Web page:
With our core patches mapped, we can just vectorize them and calculate their area, right? Not quite. We need to know the core area for each of our original patches, which poses a technical challenge - how do we select the core patches associated with each original patch? While a filterBounds seems like an obvious solution, if a core patch falls within a hole in an original patch, it will be incorrectly included as a core patch when it was never part of the original patch. The blue core in the drawing below was never part of the red patch, but would be incorrectly included in a geometric filter.

Illustration of a fake internal core

Instead, we'll use a raster-based solution to get the area of each core pixel, and then sum those values within each original patch using reduceRegion. While we're at it, we'll also calculate the core area index (CAI), which is the core area divided by the total patch area.


/** * Calculate core area in hectares. */ function patch_core(patch) { var area = ee.Image.pixelArea() .updateMask(core) .reduceRegion({ reducer: ee.Reducer.sum(), geometry: patch.geometry(), crs: unburned.projection(), }) .getNumber("area") .divide(1e4); return patch.set({"core": area}); } /** * Calculate core area index. */ function patch_cai(patch) { var area = patch.getNumber("area"); var core = patch.getNumber("core"); return patch.set({cai: core.divide(area).multiply(100)}); } patches = patches .map(patch_core) .map(patch_cai);

Shape Metrics

The complexity of a patch's shape can impact both its suitability for different species and its vulnerability to disturbance. Shape metrics quantify patch shapes, from simple squares to complex, irregular polygons. Perimeter-area-ratio (PARA), shape index, and fractal dimension index measure patch complexity by comparing perimeter and area in different ways.


/** * Calculate perimeter-area-ratio. */ function patch_para(patch) { var area = patch.getNumber("area").divide(1e4); var perim = patch.getNumber("perim"); return patch.set({para: area.divide(perim)}); } /** * Calculate shape index. */ function patch_shape(patch) { var area = patch.getNumber("area").divide(1e4); var perim = patch.getNumber("perim"); var min_perim = area.sqrt().multiply(4) return patch.set({shape: perim.divide(min_perim)}); } /** * Calculate fractal dimension index. */ function patch_fractal(patch) { var area = patch.getNumber("area").divide(1e4); var perim = patch.getNumber("perim"); var frac = perim.multiply(0.25).log().multiply(2).divide(area.log()); return patch.set({frac: frac}); } patches = patches .map(patch_para) .map(patch_shape) .map(patch_fractal);

Euclidean Nearest Neighbor

The distance between patches can affect migration and seed dispersal. Euclidean nearest neighbor distance (ENN) describes the distance from each patch to its nearest neighbor. This one is pretty easy to calculate using the ee.Feature.distance - the only catch is that we'll need to use feature indexes to make sure we don't measure the distance between a patch and itself.


/** * Calculate euclidean nearest neighbor distance in meters. */ function patch_enn(patch) { var pid = patch.get("system:index"); var other = patches .filter(ee.Filter.neq("system:index", pid)); var dist = patch.distance(other.geometry(), 1) return patch.set({distance: dist}); } patches =;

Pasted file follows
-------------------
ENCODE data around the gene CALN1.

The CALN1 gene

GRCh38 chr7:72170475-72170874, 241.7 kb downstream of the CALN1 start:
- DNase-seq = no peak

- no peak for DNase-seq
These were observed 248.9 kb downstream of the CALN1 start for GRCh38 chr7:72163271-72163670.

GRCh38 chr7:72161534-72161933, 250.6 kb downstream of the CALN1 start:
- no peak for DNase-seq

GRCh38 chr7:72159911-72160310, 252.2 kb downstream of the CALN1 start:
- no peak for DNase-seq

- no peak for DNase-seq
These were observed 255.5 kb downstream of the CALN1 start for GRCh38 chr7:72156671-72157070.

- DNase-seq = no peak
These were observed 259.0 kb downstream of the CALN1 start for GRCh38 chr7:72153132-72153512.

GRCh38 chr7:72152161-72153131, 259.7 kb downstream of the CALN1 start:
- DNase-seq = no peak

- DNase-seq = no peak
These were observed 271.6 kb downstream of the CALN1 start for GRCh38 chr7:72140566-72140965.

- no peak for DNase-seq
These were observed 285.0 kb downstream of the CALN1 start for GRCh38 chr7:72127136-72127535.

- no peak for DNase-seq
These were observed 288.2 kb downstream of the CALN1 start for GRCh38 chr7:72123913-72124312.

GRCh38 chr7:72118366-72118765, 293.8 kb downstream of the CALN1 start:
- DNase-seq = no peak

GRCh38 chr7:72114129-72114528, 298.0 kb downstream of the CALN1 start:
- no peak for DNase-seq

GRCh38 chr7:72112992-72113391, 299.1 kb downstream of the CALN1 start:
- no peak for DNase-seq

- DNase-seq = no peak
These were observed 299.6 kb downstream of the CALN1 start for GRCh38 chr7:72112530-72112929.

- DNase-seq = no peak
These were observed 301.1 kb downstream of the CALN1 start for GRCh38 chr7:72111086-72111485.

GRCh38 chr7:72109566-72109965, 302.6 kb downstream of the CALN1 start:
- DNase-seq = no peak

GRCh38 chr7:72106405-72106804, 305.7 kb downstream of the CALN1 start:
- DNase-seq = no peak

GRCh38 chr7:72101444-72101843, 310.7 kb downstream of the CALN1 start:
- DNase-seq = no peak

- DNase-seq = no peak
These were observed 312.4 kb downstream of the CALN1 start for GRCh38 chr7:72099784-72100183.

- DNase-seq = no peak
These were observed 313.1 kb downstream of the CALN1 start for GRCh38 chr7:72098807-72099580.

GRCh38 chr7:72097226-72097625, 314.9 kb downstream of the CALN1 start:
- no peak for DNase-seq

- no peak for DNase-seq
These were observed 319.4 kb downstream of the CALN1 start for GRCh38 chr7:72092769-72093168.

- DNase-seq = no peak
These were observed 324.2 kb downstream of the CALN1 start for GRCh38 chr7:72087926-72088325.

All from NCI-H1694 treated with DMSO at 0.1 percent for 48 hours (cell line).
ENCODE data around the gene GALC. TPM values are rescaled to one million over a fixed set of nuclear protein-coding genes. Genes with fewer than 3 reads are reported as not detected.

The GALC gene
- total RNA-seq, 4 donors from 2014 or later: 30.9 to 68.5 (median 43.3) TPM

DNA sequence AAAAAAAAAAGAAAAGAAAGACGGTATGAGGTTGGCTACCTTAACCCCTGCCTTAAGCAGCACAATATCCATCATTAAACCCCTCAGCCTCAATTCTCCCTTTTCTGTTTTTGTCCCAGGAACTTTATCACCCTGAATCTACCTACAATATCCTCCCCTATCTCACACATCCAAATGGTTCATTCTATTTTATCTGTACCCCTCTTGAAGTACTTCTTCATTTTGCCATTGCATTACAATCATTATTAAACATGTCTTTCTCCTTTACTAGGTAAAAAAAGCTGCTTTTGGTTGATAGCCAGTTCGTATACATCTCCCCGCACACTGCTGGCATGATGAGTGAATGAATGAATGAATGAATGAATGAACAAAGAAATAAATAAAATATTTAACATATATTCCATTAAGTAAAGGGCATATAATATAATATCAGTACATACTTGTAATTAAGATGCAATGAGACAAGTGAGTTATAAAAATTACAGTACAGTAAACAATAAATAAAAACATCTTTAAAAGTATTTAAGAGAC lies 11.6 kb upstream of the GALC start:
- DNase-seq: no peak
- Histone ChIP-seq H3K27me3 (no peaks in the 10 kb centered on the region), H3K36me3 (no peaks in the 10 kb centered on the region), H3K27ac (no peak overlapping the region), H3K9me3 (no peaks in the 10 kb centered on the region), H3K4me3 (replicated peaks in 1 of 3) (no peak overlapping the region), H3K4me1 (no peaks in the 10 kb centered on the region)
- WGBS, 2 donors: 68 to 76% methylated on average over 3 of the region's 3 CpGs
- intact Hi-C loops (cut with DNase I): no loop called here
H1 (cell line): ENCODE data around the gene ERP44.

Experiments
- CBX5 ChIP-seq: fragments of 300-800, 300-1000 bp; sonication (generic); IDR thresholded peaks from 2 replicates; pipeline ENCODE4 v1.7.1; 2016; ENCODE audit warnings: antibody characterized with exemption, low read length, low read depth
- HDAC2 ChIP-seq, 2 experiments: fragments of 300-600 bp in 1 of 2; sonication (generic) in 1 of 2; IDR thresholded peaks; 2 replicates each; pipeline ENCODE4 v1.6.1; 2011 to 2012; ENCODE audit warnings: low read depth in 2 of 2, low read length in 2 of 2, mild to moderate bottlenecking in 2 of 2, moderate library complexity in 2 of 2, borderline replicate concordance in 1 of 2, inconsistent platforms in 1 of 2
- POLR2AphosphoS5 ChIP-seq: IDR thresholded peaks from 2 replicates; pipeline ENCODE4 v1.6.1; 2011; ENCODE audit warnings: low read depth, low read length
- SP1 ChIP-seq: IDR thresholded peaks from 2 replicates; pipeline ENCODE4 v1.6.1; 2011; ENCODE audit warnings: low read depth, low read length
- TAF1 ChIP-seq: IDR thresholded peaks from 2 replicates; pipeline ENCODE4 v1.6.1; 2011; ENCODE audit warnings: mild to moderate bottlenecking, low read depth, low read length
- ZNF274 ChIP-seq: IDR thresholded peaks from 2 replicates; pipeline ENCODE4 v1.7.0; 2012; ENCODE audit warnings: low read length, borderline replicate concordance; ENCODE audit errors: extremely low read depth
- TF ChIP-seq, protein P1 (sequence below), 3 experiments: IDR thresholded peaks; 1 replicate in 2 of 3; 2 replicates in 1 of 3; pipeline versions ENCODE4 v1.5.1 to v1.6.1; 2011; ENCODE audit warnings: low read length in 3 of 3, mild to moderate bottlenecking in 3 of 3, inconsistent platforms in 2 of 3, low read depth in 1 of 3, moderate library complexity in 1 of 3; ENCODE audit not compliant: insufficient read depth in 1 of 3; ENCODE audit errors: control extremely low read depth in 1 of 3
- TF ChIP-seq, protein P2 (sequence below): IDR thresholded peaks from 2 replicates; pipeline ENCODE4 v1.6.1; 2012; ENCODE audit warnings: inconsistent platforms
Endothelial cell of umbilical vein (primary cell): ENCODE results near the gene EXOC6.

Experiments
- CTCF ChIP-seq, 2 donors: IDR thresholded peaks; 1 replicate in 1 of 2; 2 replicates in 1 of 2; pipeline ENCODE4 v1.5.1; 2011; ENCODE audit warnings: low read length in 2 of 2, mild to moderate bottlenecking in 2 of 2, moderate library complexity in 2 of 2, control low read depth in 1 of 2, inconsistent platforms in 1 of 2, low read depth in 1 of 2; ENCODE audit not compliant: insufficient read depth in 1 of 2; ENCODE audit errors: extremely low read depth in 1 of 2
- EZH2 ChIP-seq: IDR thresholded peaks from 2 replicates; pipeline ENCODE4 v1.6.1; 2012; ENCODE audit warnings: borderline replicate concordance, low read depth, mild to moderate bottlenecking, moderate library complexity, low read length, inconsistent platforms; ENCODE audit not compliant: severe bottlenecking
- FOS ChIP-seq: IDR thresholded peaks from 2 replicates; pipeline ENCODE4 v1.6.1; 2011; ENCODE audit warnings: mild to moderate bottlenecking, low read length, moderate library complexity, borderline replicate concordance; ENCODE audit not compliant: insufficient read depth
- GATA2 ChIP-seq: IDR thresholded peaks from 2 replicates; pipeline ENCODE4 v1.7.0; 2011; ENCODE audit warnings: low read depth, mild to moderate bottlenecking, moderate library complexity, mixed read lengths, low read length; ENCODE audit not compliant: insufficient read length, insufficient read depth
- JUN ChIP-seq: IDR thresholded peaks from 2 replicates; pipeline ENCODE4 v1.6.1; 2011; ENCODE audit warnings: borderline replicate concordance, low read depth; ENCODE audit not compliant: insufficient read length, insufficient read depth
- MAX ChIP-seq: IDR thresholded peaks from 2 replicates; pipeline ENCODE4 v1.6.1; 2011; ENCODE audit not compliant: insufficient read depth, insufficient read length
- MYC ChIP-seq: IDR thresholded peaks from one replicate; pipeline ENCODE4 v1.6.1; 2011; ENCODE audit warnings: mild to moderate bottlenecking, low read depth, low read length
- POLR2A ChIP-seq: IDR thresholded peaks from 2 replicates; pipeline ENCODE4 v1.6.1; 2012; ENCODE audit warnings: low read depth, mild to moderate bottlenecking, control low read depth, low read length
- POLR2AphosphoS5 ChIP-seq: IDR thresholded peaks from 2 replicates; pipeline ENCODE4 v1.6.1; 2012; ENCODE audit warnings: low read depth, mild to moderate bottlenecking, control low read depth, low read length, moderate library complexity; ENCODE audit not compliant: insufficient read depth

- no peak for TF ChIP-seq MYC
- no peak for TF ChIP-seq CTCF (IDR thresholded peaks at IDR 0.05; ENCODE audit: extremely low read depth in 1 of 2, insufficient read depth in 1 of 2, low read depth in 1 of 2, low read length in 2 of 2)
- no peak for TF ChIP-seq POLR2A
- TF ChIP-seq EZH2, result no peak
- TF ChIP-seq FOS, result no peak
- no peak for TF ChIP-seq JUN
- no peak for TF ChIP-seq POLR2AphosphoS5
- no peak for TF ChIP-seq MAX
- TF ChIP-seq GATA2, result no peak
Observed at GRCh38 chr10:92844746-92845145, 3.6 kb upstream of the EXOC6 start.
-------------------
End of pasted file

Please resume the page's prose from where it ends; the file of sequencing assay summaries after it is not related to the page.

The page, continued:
While core area is based on a binary assumption that every pixel is either edge or core, contiguity uses a more nuanced approach where the connectedness of each pixel is measured by looking at its neighbors. Patch contiguity can then be summarized based on the contiguity of all of its cells.

We'll first pass a contiguity kernel over every cell, with weights assigned based on the distance of each neighbor from the cell center.


var contiguity_kernel = ee.Kernel.fixed({ weights: [ [1, 2, 1], [2, 1, 2], [1, 2, 1] ], normalize: false }); var contiguity = unburned .convolve(contiguity_kernel) .reproject(unburned.projection()) .rename("contig");
A contiguity raster with continuous values.

Now we just need to calculate the mean contiguity of each patch and normalize it based on the number of neighbors.


/** * Calculate patch contiguity. */ function patch_contig(patch) { var contig_mean = contiguity.reduceRegion({ reducer: ee.Reducer.mean(), geometry: patch.geometry(), crs: unburned.projection() }).getNumber("contig"); var contig = contig_mean.subtract(1).divide(13 - 1); return patch.set({contig: contig}); } patches =;

Other Metrics

There are other patch metrics that could be calculated in Earth Engine, and I encourage you to go try them out! The unique capabilities of Earth Engine mean that not every metric will be practical (or maybe even possible) to calculate on the platform, but metrics like radius of gyration, related circumscribing circle, and number of core areas should be possible with some creativity.

Once patch metrics are implemented, most class metrics can be calculated by simply aggregating a given metric for each class. Landscape metrics like contagion and interspersion and juxtaposition are a little more complicated, but should be possible as well. Maybe we'll tackle them in a future blog post...

Until then, you can find and run everything shown here in the Code Editor.

© 2024 Aaron Zuspan